Duranteau-Loeper had been Paco Rabanne’s fashion general manager since 2013 and returned the iconic Sixties brand to the Paris retail scene after a 14-year absence, as well as launched online commerce.
She was drawn to Isabel Marant by its singular identity and the founder’s strong personality. “It has a unique and very precious positioning that must be protected against the general drive toward standardization. Isabel wants to dress sexy, feminine, independent, cool, modern women,” she said.
Marant has a thriving business in shoes, with hits including wedge sneakers and chain-trimmed suede boots, but has in the past resisted diversifying into other categories beyond one-off efforts, including a limited-edition watch and an eyewear collaboration with Oliver Peoples.
Her collaboration with Swedish high-street retailer H&M in 2013 further boosted the label’s global profile.
“Isabel has the legitimacy to be active in a number of segments. It has to be something she wants to do,” said Duruflé. “I think she needs new challenges, and it’s interesting to stretch yourself. The fact that we now have partners has brought these issues to the top of the agenda.”
Handbags, especially, have been a sticking point as Marant is married to accessories designer Jérôme Dreyfuss and has said she does not want to step on his turf. That is about to change, as the brand introduced a permanent handbag line for fall and is looking at possible licenses, including eyewear and perfume.
“Isabel has designed bags in the past, but we never pushed the category. We know that in order to make it work, we need lasting designs, and Isabel was producing different things every season,” said Duruflé. “Now, we are taking a different approach and working on something more permanent.”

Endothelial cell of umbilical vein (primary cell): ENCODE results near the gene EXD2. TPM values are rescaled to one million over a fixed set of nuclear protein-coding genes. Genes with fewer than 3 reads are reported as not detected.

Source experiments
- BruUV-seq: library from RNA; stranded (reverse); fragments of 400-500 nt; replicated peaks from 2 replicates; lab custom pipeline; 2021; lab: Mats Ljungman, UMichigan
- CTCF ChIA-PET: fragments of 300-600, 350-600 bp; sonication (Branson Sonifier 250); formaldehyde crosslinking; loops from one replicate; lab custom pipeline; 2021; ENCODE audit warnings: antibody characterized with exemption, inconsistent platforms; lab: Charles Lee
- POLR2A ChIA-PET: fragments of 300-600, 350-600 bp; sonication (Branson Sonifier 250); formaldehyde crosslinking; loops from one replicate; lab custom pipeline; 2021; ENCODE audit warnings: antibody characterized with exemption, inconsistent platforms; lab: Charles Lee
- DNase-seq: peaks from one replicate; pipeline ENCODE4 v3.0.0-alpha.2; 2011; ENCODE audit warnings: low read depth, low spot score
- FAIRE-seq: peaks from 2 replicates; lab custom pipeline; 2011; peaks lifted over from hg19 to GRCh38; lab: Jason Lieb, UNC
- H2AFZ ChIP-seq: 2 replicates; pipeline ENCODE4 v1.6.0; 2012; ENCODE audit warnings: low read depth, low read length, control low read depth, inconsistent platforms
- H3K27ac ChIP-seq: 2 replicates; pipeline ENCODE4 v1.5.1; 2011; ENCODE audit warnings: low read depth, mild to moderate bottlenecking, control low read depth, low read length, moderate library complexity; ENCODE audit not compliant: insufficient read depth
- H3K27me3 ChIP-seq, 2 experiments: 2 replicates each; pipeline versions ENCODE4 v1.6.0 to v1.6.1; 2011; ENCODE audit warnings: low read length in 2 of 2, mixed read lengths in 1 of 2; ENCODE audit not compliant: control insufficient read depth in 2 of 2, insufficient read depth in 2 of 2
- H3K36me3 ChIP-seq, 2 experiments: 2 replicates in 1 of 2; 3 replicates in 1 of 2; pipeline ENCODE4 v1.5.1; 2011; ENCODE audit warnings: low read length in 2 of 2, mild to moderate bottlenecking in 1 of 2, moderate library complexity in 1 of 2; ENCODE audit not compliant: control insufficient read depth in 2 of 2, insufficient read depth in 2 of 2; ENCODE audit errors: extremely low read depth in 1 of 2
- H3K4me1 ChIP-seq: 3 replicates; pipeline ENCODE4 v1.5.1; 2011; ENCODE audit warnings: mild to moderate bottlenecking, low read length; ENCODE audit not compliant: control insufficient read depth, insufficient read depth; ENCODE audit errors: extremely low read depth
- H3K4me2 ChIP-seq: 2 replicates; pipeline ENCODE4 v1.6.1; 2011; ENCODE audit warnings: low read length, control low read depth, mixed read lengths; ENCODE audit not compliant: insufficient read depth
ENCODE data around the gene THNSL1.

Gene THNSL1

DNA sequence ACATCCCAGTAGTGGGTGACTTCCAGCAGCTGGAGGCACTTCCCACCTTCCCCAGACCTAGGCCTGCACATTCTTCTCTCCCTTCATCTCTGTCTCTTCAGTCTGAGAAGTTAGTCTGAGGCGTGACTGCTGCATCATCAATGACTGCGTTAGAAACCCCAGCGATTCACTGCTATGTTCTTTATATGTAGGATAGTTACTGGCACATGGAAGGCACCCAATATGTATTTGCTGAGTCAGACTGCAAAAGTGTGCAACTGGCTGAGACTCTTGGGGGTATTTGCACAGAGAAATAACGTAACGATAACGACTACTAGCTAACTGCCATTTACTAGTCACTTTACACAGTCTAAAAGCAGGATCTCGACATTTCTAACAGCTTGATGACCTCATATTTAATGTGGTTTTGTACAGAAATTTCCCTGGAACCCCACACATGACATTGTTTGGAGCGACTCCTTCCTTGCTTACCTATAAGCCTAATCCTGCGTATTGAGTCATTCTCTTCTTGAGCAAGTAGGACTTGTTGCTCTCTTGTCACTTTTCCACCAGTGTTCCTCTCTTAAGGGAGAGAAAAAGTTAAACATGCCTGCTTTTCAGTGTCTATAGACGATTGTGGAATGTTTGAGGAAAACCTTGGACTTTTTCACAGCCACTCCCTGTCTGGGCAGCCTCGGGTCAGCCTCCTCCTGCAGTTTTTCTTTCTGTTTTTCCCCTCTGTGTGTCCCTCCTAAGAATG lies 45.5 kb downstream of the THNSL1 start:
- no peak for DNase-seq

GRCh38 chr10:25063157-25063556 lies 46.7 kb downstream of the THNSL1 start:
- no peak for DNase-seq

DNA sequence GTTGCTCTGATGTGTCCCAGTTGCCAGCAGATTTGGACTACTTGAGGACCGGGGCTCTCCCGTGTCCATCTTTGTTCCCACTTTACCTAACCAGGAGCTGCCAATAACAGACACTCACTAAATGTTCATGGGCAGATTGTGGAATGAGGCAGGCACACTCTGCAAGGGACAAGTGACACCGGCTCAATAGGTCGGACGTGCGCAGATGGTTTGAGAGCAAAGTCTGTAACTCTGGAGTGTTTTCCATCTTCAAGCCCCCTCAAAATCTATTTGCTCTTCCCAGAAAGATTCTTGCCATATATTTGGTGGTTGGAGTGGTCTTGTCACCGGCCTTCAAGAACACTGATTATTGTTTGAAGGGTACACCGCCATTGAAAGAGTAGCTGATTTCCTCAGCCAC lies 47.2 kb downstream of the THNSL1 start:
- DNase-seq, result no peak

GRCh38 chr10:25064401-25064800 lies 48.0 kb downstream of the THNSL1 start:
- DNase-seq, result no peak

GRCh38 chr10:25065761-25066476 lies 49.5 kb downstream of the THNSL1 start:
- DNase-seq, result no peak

Duranteau-Loeper, who spent 10 years at luxury conglomerate LVMH Moët Hennessy Louis Vuitton, and was Céline’s leather goods and accessories director before joining Paco Rabanne, also wants to reinforce Isabel Marant’s ready-to-wear offering, including Étoile.
“Étoile is another important facet of the brand, since revenues are split fairly evenly between the main Isabel Marant collection, Étoile and accessories, representing a third each,” she said. “It is not at all the poor parent. Isabel loves working on Étoile, as these are the pieces she wears on a daily basis.”
Average retail prices for the main collection range between 350 euros and 1,000 euros, or $375 and $1,065 at current exchange rates, while the Étoile line is priced between 150 euros and 500 euros, or $160 and $535, said Duruflé.
A key challenge for Isabel Marant will be the launch of its e-commerce site, in partnership with Yoox Net-a-porter Group. Duranteau-Loeper said online sales should account for 5 percent of revenues within two years.
“Since our network is still small, our current approach to retail is very personalized. We know all our customers, so it’s very tailored, whereas this will be on a larger scale. I think e-commerce is going to bring us a lot, because we will be exposed to a much bigger customer base,” she said.